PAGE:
We staggered out and got back on the bicycles to ride in the hot sun about three miles to the Pont du Gard.   Unlike almost everything else on this entire trip, Pont du Gard is a government run tourist destination with entrance fees and a large parking lot filled with tour buses.   There we lots of Americans and many other nationalities.   Despite the fees and the crowds, this was a 2000 year old aqueduct definitely worth seeing.

 

We wanted to see more Roman buildings in the city of Nimes, just to the south.   First, however, we would cycle about ten or twelve miles to the medieval town of Uzés where we would spend the night.  I booked a room over the phone before we left the aqueduct.

On the way I saw vegetables for sale by farmers.   Asparagus, cherries, and strawberries seemed to be what was in season.

One advantage of a bicycle is that when entering an old city like this you can just ride in and not have to worry about parking or one way streets.   Our hotel was on this street.

 

The restaurant that evening in Uzés was my favorite of the whole trip, maybe because after many days of pork, sausage,  and cream, the dishes here seemed lighter and healthier, but still very French.

 

The food was so good that I took a bite before I remembered to take a picture.  Both of us got the same things; arugula salad with cheese and melon

grilled tuna steak on ratatouille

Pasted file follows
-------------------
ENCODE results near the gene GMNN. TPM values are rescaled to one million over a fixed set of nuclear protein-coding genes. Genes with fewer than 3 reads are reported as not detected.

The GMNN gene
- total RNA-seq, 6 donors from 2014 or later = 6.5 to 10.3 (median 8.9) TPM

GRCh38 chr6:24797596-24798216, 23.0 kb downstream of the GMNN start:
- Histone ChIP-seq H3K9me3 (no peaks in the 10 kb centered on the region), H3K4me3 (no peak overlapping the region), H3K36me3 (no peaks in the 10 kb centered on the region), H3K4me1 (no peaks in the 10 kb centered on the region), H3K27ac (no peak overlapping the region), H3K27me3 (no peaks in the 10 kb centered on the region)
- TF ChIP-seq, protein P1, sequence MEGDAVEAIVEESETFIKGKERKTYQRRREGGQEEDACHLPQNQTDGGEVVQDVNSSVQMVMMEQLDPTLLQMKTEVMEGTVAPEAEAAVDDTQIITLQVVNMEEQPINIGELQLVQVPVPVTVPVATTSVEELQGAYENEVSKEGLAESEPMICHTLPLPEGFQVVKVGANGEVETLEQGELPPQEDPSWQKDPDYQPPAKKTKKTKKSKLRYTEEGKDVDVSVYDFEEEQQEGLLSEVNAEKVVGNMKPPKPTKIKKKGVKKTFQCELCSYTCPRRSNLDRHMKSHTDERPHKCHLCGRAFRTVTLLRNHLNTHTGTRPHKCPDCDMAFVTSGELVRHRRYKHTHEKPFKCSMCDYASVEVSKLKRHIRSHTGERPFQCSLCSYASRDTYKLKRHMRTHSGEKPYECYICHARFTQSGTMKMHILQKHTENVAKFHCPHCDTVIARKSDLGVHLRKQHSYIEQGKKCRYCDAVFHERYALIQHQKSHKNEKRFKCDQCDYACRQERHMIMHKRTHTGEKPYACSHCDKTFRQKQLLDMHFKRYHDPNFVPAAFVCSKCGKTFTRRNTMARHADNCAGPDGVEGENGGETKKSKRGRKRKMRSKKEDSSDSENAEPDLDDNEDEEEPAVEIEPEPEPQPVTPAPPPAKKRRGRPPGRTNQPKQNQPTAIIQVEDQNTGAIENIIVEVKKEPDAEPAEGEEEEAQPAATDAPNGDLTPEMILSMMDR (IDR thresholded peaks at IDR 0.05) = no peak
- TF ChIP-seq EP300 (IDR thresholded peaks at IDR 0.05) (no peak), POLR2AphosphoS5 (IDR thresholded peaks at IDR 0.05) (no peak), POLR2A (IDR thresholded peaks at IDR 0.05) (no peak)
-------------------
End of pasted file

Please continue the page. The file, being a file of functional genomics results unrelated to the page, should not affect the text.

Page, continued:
and their dessert autour de la cerise (around the cherry); a plate with three or four different small portions of cherry-based desserts.

The wine was very local; I checked the address on the bottle on Google Maps and it was from less than ten miles away.  The bottle of wine we shared cost about 19 Euro and it was not the cheapest one.   Amazing gourmet food for 25 Euro + wine.   We were the last ones to leave on this Tuesday night.

 

We walked around town after dinner.

The next morning I walked around early and took pictures.

We wanted to get to Nimes and see the Roman structures there.  It was only about twenty miles but it involved cycling over a pretty fair sized mountain.

We glided into Nimes about lunchtime.   When traveling by bicycle the size of cities and towns become amplified.  Nimes (population 147,000) really felt like the big city.  We had to look up the pronunciation; the “s” is silent: Neem.

We stopped at a cafe in downtown Nimes just to get something to drink but decided to stay for lunch.   We got salads, mine was salade nicoise.

 

Eating in this public square under an awning I could watch people walk by in the sun.

 

 

 

 

 

 

We found a hotel room.

 

Later that afternoon we walked over to the Roman Arena,  paid the fee and walked around inside.  It is 2000 years old and pretty much all intact.   Yes, they used to have gladiator fights here.  In the more modern era bullfights became popular in southern France and in about 1860 they started using the  Roman Arena as a bullfight ring.   They still do bullfights here along with other stuff.